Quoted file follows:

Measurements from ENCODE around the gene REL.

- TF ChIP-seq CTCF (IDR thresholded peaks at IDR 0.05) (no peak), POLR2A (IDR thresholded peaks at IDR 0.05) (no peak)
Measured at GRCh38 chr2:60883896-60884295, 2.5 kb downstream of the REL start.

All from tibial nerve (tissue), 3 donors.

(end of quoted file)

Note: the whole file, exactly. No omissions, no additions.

Measurements from ENCODE around the gene REL.

- TF ChIP-seq CTCF (IDR thresholded peaks at IDR 0.05) (no peak), POLR2A (IDR thresholded peaks at IDR 0.05) (no peak)
Measured at GRCh38 chr2:60883896-60884295, 2.5 kb downstream of the REL start.

All from tibial nerve (tissue), 3 donors.